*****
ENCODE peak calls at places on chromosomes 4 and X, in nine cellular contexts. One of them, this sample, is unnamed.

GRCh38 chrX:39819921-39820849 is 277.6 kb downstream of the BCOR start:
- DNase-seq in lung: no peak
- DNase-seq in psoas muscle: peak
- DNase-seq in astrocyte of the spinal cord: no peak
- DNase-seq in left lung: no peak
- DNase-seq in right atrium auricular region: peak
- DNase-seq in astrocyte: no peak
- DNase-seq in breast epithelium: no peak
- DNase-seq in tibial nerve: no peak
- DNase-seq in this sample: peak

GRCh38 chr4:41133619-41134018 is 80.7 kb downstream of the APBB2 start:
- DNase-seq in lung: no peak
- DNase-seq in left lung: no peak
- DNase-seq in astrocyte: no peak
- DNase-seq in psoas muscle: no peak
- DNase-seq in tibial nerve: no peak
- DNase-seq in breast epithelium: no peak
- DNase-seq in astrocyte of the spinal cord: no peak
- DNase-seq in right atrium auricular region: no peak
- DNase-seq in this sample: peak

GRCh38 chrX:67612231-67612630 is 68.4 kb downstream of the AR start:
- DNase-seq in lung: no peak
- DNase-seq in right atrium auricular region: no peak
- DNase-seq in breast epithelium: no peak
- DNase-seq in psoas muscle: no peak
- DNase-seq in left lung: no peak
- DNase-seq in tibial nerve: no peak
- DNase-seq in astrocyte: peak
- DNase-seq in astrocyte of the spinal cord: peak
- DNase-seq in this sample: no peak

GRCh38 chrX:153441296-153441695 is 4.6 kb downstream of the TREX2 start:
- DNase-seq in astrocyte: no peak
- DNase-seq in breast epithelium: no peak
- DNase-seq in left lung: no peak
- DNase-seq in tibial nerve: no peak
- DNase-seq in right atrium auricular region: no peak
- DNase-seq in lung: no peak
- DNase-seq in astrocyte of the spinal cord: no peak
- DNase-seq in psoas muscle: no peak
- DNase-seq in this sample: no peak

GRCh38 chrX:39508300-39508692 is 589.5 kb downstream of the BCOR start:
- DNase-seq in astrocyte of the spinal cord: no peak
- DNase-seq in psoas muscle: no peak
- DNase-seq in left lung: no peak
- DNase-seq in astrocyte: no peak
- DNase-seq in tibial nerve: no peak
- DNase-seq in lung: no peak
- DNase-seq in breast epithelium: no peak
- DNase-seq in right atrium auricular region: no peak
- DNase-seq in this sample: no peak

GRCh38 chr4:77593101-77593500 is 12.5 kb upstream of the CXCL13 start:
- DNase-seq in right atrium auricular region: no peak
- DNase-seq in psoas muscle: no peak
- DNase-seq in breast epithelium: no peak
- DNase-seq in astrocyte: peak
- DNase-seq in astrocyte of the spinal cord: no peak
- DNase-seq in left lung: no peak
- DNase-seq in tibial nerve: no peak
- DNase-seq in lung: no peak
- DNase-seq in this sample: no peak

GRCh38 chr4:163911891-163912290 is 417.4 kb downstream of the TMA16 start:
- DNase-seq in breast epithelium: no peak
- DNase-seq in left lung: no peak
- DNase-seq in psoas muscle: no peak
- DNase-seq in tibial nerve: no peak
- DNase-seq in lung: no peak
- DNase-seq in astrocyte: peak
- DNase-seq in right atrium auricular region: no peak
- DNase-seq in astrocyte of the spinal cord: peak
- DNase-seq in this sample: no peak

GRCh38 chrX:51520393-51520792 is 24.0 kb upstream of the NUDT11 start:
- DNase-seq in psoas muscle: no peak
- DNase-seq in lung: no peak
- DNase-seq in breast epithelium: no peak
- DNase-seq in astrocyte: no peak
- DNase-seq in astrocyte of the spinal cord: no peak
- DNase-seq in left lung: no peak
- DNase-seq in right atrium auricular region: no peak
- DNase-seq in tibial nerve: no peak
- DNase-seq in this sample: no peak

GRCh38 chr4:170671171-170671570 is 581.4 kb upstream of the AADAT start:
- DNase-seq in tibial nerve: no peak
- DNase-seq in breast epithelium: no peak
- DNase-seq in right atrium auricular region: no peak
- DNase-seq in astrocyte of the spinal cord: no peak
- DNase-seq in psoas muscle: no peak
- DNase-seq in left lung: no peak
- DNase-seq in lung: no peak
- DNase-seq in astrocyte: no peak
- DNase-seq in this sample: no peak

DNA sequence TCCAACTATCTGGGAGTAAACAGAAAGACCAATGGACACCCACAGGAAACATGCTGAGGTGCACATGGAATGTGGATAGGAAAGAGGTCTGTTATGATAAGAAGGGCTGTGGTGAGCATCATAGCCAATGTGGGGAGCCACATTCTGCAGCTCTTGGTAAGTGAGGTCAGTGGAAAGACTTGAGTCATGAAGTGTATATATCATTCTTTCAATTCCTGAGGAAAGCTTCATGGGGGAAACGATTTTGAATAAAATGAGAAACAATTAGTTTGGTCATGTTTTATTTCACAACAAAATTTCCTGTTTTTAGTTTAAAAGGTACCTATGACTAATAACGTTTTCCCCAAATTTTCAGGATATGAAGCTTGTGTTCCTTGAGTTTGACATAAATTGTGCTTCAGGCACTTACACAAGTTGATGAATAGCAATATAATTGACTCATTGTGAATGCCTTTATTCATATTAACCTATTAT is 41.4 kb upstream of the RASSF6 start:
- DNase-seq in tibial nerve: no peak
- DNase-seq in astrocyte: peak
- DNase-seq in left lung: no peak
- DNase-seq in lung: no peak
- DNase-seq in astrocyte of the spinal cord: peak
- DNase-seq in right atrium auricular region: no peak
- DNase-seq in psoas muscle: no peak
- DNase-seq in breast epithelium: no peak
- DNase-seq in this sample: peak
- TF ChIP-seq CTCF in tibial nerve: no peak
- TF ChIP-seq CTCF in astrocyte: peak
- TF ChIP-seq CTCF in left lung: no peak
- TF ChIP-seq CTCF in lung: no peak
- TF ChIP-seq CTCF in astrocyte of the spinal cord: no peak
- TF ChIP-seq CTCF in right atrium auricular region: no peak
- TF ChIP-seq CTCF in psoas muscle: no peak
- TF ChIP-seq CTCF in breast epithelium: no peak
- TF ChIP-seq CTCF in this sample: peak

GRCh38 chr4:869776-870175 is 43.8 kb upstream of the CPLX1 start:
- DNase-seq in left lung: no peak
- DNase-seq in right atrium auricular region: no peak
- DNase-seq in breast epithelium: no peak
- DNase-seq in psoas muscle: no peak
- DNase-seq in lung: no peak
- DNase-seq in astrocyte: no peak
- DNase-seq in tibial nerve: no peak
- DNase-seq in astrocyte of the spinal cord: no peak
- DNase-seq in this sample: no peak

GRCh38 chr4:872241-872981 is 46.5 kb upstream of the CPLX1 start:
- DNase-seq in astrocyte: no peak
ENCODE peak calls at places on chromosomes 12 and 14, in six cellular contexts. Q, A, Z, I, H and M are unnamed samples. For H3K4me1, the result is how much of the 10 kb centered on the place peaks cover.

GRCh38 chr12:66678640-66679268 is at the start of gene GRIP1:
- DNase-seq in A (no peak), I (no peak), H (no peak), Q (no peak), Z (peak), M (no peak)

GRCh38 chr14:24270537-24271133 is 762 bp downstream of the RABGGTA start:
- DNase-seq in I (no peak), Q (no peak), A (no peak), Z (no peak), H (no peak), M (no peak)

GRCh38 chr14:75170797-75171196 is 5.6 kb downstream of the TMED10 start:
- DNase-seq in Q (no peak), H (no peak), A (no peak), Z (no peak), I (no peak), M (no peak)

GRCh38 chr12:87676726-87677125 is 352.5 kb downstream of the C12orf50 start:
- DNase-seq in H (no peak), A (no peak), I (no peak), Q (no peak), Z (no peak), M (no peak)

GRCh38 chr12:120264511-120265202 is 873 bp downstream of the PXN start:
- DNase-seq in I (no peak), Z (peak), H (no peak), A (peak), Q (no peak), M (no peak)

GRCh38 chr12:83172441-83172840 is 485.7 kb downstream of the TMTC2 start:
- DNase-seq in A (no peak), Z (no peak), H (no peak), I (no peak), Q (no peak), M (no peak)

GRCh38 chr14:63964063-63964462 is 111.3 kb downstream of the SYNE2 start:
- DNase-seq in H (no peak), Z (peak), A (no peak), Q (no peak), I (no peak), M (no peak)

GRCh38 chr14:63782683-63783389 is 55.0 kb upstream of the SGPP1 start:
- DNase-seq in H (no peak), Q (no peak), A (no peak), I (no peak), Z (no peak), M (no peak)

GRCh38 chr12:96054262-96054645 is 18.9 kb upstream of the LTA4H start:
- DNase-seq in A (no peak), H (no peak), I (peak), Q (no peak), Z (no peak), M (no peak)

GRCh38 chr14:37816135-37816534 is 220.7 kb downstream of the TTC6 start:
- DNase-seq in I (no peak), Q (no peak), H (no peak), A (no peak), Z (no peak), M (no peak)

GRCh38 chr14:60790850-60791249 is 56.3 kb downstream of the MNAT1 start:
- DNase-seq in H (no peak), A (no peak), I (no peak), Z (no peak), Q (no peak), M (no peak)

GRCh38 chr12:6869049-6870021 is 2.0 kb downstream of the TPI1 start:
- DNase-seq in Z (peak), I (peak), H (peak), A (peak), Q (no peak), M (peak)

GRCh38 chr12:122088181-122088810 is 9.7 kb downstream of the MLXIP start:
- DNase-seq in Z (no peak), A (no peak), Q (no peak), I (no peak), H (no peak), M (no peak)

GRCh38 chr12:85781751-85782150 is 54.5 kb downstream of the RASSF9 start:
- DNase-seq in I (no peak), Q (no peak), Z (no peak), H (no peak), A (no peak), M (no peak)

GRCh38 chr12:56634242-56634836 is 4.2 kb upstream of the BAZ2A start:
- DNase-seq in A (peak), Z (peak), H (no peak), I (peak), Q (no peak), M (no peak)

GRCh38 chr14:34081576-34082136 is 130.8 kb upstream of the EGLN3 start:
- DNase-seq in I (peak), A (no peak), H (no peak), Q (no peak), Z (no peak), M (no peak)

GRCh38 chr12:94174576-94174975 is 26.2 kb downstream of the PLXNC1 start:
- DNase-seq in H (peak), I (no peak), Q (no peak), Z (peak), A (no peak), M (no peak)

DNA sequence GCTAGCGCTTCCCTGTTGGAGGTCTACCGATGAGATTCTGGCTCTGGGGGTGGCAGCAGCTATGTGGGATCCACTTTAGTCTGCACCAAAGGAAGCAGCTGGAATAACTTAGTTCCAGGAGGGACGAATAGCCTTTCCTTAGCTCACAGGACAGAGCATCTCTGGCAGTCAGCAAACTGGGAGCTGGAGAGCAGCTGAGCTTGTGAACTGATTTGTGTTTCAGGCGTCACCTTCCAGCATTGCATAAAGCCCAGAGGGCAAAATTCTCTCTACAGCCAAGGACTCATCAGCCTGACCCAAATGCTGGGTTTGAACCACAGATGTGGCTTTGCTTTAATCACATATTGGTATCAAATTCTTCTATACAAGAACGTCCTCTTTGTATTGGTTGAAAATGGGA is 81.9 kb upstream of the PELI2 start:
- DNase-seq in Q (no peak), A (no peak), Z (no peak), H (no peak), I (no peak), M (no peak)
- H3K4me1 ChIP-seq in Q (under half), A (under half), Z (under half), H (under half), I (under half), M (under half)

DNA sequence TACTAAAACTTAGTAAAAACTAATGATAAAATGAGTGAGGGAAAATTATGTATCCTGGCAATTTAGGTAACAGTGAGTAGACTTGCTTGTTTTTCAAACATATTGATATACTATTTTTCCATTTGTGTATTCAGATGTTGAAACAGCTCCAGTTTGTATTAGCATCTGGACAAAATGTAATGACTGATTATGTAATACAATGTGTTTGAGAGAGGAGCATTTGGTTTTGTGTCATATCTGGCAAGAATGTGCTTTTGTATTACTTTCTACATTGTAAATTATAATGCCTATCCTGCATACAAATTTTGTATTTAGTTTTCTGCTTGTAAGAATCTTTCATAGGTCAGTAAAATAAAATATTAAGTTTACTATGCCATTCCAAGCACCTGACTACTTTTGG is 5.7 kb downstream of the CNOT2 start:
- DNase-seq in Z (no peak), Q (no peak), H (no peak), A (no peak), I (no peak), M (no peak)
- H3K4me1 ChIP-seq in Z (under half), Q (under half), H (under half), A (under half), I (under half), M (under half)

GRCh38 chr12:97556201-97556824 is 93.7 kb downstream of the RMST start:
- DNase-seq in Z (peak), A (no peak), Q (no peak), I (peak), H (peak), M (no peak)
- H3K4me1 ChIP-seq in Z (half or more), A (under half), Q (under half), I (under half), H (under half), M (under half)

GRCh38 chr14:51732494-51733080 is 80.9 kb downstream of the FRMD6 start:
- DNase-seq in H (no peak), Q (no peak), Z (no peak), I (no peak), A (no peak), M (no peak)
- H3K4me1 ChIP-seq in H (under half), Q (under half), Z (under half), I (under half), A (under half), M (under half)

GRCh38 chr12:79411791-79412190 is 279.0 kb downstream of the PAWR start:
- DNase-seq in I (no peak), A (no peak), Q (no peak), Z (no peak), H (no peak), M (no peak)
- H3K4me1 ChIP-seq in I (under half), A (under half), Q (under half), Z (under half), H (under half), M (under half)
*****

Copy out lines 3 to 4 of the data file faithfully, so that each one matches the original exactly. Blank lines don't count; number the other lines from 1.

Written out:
- DNase-seq in lung: no peak
- DNase-seq in psoas muscle: peak